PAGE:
Steal This Film II, from producer/director J.J. King, is a sober, thought-provoking piece on technology and intellectual property that frames the current debate over copyright in historical and political terms. Not only can you download it for free in HD (over BitTorrent, natch), the League of Noble Peers ask that you screen and share copies early and often.
Steal This Film II argues that the Internet has enabled a vast expansion of the means of media production and distribution and a blurring of the lines between consumer and producer. As its narrator declares: “In fighting file-sharing, the entertainment industry is fighting the fundamental structure of the Internet.”
Drawing a direct analogy between the scarcity of information when books were copied by scribes and the explosion of ideas following the invention of the printing press, the film uses animations to illustrate how centralized “broadcast” mass media is being fundamentally subverted by decentralized networks. And anecdotes like Johannes Gutenberg’s business partner being set upon and accused of black magic after delivering the first batch of machine-printed bibles to Paris certainly puts the Viacom vs. Google case in perspective.
More polished than the first installment, and with broader scope, the film isn’t focused strictly on “piracy,” but rather on the evolution of information exchange and communication networks. Experts weigh in from Bangalore, London, Amsterdam, New York and San Francisco on the past, present and future of media, though other than a cameo from the MPAA’s Dan Glickman, its viewpoint couldn’t exactly be considered balanced.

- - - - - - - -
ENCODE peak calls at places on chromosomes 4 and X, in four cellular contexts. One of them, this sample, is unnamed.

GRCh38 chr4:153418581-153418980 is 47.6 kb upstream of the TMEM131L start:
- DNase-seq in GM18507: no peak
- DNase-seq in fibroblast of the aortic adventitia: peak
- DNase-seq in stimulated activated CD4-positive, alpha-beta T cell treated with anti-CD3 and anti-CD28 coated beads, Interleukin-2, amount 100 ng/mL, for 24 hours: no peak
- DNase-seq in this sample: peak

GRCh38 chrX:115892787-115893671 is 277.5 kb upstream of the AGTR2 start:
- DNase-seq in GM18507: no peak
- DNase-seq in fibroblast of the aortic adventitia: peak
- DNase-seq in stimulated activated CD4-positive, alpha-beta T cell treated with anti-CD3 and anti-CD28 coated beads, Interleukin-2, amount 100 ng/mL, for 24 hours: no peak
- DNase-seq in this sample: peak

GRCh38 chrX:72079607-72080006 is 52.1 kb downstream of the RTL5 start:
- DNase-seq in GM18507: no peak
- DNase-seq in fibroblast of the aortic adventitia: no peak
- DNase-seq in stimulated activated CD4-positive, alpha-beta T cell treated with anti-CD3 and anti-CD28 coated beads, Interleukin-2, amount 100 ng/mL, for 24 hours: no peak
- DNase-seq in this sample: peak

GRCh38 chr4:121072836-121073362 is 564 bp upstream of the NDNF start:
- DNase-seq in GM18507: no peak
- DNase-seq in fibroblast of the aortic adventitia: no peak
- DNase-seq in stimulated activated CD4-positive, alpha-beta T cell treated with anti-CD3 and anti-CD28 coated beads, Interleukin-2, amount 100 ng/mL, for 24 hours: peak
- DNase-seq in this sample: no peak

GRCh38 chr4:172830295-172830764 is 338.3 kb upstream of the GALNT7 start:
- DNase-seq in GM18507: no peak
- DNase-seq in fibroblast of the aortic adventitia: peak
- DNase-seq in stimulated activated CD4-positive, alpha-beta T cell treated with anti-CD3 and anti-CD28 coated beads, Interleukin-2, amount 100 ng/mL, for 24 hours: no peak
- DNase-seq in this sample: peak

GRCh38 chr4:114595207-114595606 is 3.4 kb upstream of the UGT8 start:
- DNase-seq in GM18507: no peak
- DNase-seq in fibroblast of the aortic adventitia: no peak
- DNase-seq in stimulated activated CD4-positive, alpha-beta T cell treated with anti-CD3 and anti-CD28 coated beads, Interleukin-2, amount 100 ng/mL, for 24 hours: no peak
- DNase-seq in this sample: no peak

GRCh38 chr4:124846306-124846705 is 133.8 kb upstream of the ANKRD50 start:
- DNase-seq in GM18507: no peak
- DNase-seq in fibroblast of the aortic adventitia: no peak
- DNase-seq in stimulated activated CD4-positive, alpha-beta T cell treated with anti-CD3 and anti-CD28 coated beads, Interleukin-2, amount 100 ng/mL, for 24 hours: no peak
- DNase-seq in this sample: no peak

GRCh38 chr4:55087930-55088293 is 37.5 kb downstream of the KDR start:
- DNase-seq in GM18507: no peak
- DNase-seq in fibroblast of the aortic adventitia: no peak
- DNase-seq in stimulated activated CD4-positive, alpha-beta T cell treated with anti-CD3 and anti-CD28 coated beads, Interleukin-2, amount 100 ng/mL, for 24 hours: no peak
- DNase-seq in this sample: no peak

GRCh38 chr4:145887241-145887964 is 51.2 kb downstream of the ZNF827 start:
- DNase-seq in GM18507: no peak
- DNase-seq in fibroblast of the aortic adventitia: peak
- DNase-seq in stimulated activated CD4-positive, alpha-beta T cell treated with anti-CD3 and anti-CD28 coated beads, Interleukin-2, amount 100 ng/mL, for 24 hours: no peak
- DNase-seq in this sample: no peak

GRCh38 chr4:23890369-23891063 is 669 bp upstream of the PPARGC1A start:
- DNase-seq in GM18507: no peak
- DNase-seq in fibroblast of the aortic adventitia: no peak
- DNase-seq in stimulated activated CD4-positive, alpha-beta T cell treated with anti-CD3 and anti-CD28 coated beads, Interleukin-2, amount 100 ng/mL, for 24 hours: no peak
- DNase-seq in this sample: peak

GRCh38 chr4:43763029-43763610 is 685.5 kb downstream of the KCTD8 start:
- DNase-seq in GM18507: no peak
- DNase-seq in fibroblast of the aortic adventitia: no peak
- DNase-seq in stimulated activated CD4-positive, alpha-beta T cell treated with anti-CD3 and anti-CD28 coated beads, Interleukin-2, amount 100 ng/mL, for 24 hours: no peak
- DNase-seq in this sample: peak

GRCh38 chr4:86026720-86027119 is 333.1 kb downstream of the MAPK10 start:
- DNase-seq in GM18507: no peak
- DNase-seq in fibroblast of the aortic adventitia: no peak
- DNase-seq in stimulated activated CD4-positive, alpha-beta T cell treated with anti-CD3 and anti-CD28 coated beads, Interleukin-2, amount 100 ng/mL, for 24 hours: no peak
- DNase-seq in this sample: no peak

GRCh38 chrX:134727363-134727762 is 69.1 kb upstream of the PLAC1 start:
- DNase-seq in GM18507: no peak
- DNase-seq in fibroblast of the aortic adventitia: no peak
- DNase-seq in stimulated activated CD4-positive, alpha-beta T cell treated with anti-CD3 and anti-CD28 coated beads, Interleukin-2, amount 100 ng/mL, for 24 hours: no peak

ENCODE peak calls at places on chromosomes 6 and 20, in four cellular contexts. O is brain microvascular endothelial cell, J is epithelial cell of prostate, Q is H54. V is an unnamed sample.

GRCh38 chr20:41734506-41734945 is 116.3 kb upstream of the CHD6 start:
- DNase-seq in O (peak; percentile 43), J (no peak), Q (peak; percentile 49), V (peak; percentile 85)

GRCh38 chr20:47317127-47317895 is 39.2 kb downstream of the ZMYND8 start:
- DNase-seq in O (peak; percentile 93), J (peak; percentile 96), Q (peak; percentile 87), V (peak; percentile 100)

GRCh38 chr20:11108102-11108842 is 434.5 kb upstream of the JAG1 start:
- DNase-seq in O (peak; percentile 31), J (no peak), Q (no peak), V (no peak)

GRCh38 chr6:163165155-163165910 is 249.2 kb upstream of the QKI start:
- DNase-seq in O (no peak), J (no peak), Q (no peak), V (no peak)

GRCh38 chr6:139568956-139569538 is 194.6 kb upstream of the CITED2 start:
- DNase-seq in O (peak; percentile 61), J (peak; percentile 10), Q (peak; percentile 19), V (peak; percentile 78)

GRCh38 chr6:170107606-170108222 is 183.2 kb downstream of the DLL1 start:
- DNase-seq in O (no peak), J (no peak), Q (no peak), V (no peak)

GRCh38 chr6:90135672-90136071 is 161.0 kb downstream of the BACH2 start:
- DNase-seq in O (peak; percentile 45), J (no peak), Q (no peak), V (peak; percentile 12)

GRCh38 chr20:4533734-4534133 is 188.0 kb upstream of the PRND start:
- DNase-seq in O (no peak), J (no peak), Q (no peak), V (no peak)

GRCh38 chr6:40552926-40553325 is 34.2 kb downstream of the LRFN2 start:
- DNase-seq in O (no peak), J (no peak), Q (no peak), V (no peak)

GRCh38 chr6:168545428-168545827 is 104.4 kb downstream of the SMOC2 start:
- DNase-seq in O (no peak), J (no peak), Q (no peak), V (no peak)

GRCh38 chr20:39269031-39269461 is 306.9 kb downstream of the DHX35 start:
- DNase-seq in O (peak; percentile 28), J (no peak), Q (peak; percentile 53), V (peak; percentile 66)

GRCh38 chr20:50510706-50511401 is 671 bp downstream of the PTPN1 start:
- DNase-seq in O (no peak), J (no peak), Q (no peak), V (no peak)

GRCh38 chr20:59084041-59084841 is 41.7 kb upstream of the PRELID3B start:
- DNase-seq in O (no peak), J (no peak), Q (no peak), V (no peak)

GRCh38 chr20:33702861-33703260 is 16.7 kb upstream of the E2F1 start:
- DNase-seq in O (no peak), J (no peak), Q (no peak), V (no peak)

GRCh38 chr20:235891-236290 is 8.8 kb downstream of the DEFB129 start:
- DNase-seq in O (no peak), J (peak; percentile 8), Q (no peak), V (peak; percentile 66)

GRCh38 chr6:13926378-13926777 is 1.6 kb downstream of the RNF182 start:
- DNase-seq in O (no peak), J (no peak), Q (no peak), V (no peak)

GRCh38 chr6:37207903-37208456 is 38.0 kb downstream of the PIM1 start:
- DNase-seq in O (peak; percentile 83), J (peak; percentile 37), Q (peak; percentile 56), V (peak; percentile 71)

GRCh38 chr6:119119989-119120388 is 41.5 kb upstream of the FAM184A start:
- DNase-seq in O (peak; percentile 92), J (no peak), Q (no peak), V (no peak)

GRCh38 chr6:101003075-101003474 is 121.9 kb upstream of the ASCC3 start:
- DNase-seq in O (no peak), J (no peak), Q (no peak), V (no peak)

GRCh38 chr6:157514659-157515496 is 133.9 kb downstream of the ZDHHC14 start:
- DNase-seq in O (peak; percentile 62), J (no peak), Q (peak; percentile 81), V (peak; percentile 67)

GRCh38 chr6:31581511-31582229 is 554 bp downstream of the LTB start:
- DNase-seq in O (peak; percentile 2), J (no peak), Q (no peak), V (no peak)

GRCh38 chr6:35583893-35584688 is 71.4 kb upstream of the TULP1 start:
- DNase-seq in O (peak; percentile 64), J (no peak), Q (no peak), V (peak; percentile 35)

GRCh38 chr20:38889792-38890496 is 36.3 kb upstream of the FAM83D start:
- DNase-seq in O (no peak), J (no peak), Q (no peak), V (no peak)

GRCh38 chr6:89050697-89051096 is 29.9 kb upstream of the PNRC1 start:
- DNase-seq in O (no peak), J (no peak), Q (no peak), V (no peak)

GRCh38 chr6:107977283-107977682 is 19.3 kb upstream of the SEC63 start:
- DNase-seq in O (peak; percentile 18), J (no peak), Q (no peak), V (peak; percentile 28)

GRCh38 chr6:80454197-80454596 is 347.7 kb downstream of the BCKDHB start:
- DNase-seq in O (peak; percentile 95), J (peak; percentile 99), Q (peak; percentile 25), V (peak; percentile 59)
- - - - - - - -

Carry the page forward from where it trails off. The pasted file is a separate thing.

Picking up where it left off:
While no video statements from the producer’s earlier call for submissions made it into this installment (though a planned final feature version may), there are man-on-the-street interviews with young people in London who’ve never paid for an album in their lives. And musicians who are creating music from borrowed elements with the intent that they will be copied and remixed serve to demonstrate that even in the absence of strict adherence to copyright laws, creative innovation continues apace, calling into question the argument that without copyrights, there would be no incentive to create new work.
After all, long before Hammurabi’s Code, there was art and inquiry. And that’s where the piece excels — in making clear that the web is just an extension of our anthropologically deep desire to share culture with each other, a desire that predates modern social, political and economic institutions.